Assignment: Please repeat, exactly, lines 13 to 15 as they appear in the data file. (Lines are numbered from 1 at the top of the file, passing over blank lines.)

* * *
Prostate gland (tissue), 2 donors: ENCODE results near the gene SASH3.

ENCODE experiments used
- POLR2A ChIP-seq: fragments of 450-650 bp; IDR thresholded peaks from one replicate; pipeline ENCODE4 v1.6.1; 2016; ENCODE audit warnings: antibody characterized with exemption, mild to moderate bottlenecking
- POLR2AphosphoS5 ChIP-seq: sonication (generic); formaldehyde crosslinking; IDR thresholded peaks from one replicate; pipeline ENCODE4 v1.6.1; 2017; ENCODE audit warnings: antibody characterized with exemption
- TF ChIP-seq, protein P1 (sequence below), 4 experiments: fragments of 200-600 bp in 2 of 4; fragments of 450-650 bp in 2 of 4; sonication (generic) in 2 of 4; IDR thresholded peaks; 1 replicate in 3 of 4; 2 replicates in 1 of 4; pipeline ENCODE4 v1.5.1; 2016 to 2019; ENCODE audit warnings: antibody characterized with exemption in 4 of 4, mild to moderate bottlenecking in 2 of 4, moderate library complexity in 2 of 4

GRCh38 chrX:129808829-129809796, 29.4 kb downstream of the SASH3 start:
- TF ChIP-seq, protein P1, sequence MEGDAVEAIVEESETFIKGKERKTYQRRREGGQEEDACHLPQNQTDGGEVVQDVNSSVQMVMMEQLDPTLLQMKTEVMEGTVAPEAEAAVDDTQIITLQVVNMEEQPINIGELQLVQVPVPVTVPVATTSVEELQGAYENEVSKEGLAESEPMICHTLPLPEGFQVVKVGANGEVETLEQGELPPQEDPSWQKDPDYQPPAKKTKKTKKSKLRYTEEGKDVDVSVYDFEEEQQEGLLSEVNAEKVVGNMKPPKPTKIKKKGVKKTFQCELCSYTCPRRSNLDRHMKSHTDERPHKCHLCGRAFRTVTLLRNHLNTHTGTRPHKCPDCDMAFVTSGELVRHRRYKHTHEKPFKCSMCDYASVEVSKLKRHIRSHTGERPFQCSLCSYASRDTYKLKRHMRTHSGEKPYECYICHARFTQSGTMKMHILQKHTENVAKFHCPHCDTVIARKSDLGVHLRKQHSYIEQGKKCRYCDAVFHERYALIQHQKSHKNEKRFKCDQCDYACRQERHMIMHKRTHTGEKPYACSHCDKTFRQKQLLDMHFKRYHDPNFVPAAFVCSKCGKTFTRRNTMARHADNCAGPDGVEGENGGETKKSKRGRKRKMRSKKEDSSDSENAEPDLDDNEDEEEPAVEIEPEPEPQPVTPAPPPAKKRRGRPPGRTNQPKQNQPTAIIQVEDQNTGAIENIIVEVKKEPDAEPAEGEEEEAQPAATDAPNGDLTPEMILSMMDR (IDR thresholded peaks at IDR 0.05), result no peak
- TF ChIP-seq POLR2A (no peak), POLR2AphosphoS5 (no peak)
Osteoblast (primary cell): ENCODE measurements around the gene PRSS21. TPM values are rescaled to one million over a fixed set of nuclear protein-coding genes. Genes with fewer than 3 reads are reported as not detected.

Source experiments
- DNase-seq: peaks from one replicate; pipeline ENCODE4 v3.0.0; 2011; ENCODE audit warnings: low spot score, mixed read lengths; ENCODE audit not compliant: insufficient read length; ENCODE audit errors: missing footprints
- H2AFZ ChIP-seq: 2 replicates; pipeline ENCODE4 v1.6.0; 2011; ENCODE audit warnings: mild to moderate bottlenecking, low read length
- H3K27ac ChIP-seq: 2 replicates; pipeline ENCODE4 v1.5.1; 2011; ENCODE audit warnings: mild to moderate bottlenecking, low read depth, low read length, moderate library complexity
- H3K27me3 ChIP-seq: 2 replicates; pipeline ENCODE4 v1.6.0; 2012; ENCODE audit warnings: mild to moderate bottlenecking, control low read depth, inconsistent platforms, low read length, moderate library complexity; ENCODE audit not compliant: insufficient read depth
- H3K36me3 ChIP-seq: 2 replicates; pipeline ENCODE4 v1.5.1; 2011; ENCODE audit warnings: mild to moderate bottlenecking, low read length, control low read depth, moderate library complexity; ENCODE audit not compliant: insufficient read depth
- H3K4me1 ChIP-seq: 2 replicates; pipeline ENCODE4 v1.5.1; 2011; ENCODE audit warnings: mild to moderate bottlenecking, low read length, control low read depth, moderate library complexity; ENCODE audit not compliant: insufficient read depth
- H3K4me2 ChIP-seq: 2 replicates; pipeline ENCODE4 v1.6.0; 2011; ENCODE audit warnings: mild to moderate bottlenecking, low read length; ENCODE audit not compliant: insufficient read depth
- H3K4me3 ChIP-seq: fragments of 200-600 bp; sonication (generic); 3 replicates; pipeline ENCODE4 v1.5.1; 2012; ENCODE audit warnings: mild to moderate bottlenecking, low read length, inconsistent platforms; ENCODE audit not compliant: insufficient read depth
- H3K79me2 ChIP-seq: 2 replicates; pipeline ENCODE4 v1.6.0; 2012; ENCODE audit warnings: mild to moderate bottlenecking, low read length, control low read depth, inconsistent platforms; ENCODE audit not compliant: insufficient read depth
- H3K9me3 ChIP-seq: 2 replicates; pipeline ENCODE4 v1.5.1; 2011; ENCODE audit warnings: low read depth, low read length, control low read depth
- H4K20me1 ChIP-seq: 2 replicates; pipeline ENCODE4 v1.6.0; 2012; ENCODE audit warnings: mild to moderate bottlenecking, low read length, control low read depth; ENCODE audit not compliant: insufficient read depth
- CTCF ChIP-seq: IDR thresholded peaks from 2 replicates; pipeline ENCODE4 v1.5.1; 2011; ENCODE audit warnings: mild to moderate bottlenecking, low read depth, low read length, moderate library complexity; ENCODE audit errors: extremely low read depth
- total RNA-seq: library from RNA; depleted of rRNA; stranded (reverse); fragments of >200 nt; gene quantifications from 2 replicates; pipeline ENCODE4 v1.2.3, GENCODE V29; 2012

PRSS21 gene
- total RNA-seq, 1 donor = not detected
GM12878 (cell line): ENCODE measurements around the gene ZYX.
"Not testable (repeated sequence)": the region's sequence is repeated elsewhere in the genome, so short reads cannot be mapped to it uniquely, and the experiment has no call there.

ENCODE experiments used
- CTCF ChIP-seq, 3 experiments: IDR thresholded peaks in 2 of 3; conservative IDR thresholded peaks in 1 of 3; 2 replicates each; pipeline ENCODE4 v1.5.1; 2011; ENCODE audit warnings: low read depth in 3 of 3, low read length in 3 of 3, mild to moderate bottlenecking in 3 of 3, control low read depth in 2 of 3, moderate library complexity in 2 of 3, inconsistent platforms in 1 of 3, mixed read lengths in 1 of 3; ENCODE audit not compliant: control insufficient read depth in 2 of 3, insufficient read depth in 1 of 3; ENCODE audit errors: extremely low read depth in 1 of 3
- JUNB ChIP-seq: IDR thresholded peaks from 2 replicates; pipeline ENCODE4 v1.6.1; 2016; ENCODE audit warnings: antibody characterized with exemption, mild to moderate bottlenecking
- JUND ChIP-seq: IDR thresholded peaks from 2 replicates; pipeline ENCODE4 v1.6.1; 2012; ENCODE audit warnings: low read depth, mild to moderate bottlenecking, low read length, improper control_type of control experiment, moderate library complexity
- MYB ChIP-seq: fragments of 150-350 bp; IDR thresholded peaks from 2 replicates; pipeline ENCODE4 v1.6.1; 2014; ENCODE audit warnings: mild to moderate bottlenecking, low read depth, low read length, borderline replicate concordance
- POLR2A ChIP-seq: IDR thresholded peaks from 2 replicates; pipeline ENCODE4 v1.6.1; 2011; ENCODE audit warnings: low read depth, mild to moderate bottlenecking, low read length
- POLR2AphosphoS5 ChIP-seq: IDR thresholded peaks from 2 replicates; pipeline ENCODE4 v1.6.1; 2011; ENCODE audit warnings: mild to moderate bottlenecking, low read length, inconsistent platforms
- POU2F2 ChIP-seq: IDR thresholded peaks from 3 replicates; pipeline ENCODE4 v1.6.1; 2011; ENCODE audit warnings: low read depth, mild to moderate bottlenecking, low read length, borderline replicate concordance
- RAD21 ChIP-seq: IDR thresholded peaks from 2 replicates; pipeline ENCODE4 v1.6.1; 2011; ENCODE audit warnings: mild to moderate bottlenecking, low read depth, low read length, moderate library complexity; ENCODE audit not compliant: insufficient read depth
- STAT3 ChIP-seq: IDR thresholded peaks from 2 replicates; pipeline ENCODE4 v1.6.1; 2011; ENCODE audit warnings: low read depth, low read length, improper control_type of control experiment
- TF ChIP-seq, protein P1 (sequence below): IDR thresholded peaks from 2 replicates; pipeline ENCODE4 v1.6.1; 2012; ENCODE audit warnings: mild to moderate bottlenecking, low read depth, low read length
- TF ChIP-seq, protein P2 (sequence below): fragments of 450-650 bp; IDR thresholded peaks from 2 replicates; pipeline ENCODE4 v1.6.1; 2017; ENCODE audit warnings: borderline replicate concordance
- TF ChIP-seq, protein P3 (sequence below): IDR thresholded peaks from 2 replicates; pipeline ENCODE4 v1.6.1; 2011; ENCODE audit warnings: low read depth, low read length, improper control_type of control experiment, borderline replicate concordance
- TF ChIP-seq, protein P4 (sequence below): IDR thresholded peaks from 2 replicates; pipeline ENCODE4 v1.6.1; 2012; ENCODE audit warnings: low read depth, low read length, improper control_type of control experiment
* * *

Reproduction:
- H3K27ac ChIP-seq: 2 replicates; pipeline ENCODE4 v1.5.1; 2011; ENCODE audit warnings: mild to moderate bottlenecking, low read depth, low read length, moderate library complexity
- H3K27me3 ChIP-seq: 2 replicates; pipeline ENCODE4 v1.6.0; 2012; ENCODE audit warnings: mild to moderate bottlenecking, control low read depth, inconsistent platforms, low read length, moderate library complexity; ENCODE audit not compliant: insufficient read depth
- H3K36me3 ChIP-seq: 2 replicates; pipeline ENCODE4 v1.5.1; 2011; ENCODE audit warnings: mild to moderate bottlenecking, low read length, control low read depth, moderate library complexity; ENCODE audit not compliant: insufficient read depth